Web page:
Back in 2011 we rescued and relocated salmon and trout from the lower Ponesk prior to Scottish Coal relocating the burn to its current location late that year. This move was to allow them to access coal reserves below the old course of the river. As soon as we finished removing the fish, machines moved in and the burn was diverted to a newly constructed channel that had been designed by Halcro and prepared in advance.
Of course we all know Scottish Coal failed as a company and the site was abandoned until recently when Banks Group took over the site after they were commissioned to restore it as best they could to a new design and with a limited budget. They are currently in the process of doing this. Since the relocation of the burn, ART has continued to monitor the recovery of the fish population. Prior to the channel being moved, salmon access was restricted to the lower 400m or so of the burn. Since its move, salmon can and do reach several miles upstream.
Today we surveyed a site within the new channel and immediately upstream. We found very few salmon but at least they are there and I suspect head straight through the lower modified stretch for more natural and better habitat upstream. The lower reaches we believe are mainly populated by juveniles drifting downstream during spate conditions. We have recorded fry produced within the lower reaches in previous years so salmon can and do spawn there but in low numbers. Trout are doing well in the deeper pools and their numbers appear to be increasing.
Looking at how the burn has changed since 2010, it is nice to see that the natural sediments from further upstream are beginning to build up in much of the stretch. Of course this will take quite some time to fully naturalise the bed in the lower burn but it is encouraging to see it happening and gravel bars beginning to form.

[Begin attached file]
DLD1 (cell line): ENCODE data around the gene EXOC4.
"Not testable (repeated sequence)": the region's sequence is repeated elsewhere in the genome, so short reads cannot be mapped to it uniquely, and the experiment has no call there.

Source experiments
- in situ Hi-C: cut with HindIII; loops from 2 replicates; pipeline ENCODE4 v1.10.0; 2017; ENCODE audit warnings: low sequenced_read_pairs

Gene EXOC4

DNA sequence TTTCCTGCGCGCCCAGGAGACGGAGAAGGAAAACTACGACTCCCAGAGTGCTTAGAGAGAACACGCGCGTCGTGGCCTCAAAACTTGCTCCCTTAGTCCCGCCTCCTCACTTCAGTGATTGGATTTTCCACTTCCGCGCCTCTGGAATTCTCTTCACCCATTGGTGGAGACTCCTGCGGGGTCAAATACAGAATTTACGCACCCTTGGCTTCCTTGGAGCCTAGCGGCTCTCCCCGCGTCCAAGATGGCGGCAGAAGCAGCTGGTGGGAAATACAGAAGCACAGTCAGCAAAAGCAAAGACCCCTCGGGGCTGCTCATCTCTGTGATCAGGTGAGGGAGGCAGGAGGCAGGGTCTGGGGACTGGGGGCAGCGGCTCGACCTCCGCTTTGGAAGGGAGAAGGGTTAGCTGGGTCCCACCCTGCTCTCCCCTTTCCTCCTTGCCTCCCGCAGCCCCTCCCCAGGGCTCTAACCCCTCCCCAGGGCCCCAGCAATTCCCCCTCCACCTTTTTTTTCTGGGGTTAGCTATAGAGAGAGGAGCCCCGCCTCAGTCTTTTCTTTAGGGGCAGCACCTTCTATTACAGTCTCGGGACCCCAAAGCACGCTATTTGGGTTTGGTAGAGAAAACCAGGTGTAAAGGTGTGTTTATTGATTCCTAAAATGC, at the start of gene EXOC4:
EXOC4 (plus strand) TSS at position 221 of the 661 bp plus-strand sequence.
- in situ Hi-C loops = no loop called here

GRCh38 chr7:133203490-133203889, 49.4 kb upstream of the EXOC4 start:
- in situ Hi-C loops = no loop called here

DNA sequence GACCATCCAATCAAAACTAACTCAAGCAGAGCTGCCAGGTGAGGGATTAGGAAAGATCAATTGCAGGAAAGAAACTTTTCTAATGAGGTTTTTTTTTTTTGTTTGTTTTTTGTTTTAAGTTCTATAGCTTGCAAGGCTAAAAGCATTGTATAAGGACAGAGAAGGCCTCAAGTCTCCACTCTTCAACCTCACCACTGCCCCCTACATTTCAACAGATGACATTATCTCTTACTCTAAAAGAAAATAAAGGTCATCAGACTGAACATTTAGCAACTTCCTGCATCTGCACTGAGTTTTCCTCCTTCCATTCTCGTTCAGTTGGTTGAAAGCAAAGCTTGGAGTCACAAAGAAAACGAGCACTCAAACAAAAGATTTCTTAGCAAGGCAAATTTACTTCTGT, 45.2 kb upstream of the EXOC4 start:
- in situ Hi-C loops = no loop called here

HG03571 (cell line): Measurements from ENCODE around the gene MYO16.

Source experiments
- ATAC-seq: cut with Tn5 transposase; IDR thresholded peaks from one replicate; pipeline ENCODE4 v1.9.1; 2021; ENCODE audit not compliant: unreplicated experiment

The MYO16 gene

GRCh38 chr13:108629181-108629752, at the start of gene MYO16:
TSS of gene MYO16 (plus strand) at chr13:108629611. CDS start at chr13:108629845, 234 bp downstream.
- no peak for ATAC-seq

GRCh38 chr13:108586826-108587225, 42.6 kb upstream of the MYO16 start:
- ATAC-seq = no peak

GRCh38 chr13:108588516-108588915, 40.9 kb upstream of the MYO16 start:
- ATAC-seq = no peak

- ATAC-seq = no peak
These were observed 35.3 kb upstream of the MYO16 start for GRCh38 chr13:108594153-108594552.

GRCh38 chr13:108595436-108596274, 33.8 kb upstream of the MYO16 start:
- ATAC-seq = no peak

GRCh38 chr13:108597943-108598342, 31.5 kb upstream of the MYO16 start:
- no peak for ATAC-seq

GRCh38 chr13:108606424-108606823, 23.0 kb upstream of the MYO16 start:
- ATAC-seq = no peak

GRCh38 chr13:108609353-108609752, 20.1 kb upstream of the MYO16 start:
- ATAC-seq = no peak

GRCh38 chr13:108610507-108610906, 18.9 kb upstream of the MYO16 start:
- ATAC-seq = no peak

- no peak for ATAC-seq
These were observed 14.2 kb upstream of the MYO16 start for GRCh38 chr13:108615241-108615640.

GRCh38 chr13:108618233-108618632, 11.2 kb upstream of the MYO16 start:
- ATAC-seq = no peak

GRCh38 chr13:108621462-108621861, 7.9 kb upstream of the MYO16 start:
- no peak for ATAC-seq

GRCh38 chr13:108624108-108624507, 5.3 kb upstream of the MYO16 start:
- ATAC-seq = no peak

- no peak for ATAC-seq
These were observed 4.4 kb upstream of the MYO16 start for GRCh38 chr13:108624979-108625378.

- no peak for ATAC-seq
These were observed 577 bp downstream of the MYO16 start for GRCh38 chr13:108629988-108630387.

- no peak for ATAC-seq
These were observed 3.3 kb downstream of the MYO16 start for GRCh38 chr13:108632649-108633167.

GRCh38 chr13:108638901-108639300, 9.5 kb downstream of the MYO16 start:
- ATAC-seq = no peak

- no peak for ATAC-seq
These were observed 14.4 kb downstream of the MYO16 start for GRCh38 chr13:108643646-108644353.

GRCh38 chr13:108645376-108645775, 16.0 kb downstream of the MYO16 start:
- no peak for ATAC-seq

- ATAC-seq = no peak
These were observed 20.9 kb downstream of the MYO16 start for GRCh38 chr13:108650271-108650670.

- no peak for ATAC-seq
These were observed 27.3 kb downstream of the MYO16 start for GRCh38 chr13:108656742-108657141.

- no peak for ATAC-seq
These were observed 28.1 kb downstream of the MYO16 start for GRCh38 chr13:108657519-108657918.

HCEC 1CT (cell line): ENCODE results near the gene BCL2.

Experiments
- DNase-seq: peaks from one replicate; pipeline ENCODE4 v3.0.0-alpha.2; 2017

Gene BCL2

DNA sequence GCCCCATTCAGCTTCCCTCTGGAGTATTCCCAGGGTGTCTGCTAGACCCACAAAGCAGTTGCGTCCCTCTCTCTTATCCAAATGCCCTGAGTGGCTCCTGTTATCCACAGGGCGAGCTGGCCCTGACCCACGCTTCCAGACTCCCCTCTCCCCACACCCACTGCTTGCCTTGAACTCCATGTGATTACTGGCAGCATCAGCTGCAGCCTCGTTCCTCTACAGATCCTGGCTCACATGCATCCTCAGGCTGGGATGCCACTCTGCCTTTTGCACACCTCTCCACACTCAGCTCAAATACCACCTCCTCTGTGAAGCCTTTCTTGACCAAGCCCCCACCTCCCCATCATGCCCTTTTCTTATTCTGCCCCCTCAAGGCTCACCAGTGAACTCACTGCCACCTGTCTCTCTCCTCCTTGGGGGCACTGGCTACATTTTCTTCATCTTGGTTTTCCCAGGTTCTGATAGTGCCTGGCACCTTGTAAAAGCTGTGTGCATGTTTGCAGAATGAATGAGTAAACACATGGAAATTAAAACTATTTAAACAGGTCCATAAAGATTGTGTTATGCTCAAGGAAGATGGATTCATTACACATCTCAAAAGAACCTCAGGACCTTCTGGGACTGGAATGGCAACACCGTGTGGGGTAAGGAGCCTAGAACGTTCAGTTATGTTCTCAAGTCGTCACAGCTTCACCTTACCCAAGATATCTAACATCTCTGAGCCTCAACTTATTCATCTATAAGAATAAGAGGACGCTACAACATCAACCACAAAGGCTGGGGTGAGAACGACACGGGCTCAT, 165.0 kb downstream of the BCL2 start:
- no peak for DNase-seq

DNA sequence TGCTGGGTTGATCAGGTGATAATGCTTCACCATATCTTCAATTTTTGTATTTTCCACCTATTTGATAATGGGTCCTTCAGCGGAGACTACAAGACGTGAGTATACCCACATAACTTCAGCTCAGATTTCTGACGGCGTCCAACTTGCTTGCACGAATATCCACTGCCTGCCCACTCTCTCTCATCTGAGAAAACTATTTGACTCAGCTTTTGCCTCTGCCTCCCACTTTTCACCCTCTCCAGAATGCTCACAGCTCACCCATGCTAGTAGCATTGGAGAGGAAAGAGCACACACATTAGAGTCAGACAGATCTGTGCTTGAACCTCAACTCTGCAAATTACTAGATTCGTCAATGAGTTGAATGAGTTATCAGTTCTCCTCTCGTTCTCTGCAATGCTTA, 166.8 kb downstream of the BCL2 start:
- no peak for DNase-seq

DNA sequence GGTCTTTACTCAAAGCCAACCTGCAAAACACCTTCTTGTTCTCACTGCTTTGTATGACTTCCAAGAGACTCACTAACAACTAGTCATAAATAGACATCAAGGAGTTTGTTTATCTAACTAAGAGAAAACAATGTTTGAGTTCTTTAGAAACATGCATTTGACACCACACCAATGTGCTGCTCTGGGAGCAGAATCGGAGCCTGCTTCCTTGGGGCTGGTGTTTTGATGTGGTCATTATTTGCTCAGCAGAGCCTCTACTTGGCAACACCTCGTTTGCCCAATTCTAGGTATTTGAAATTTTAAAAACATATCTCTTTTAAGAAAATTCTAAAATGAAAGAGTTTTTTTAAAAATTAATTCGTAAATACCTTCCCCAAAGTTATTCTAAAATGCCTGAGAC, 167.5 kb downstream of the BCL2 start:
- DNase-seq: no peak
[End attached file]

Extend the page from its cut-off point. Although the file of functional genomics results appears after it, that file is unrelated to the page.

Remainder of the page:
As with any modifications, things change and the burn has moved and left the dug channel in one spot in particular. Tonnes of sediments have deposited at this point causing the burn has be pushed from the artificial route and it has found its own way where it looks really good. I expect this will continue to occur over the years ahead where the burn isn’t too constrained.
The alder trees have performed best of all the planted species and are way ahead of the rest. They are beginning to soften the stark look of the moorland heath type habitat and in just a few more years will completely transform the character of the valley. They will also provide woody debris, leaf litter and shade so all good for the future. Rushes and a variety of grasses and herbs are established and most of the soils are covered. Either a few sheep or deer are browsing the trees and if possible, these should be excluded for some time yet to allow them to fully establish.
If you would like to read more about the changes to the Ponesk, just search the blog for ‘Ponesk’ or ‘Salmon from a Coal mine’ and several articles should come up.